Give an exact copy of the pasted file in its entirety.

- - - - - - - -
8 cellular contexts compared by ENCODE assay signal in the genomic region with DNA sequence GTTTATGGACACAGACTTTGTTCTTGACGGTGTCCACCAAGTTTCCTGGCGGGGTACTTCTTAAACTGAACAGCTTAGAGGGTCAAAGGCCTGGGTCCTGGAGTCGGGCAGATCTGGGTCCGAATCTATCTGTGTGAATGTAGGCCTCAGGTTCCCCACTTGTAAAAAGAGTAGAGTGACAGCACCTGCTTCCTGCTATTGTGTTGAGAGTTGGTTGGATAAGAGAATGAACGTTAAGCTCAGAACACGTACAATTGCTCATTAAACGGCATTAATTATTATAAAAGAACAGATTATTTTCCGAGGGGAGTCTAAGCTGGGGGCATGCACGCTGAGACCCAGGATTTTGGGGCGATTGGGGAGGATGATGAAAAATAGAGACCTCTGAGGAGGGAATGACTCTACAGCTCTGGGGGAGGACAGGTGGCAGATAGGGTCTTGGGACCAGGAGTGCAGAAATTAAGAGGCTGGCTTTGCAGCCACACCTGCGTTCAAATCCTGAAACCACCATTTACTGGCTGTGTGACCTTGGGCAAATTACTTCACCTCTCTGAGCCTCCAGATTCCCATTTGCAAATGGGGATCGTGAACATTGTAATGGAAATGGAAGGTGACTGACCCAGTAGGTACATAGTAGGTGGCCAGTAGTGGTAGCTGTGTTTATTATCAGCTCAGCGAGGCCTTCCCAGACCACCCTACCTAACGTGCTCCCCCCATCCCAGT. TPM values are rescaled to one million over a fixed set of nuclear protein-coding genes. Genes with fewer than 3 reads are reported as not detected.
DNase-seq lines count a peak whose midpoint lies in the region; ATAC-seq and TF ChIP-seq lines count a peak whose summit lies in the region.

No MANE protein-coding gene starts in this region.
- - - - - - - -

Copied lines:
8 cellular contexts compared by ENCODE assay signal in the genomic region with DNA sequence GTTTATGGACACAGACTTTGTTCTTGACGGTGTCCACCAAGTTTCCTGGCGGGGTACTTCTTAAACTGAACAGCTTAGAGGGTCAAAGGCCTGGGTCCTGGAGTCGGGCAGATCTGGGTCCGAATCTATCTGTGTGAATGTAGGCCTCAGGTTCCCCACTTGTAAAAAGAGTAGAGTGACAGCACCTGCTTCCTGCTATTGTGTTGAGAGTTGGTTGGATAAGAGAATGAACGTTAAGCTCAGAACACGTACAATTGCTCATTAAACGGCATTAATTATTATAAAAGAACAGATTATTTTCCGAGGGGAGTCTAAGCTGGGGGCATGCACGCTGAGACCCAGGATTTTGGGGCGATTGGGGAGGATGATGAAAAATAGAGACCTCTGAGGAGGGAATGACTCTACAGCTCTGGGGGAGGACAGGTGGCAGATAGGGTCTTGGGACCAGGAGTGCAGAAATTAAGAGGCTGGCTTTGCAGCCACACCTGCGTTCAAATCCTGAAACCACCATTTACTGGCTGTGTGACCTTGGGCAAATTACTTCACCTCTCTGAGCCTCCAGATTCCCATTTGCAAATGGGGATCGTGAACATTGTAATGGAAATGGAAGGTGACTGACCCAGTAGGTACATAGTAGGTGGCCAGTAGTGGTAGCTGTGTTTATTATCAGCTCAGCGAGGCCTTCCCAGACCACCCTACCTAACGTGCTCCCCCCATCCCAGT. TPM values are rescaled to one million over a fixed set of nuclear protein-coding genes. Genes with fewer than 3 reads are reported as not detected.
DNase-seq lines count a peak whose midpoint lies in the region; ATAC-seq and TF ChIP-seq lines count a peak whose summit lies in the region.

No MANE protein-coding gene starts in this region.